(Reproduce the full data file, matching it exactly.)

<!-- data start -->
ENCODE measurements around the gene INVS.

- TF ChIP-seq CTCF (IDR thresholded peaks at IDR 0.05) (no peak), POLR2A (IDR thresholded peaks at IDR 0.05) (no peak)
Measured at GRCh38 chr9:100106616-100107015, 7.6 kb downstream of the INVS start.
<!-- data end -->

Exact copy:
ENCODE measurements around the gene INVS.

- TF ChIP-seq CTCF (IDR thresholded peaks at IDR 0.05) (no peak), POLR2A (IDR thresholded peaks at IDR 0.05) (no peak)
Measured at GRCh38 chr9:100106616-100107015, 7.6 kb downstream of the INVS start.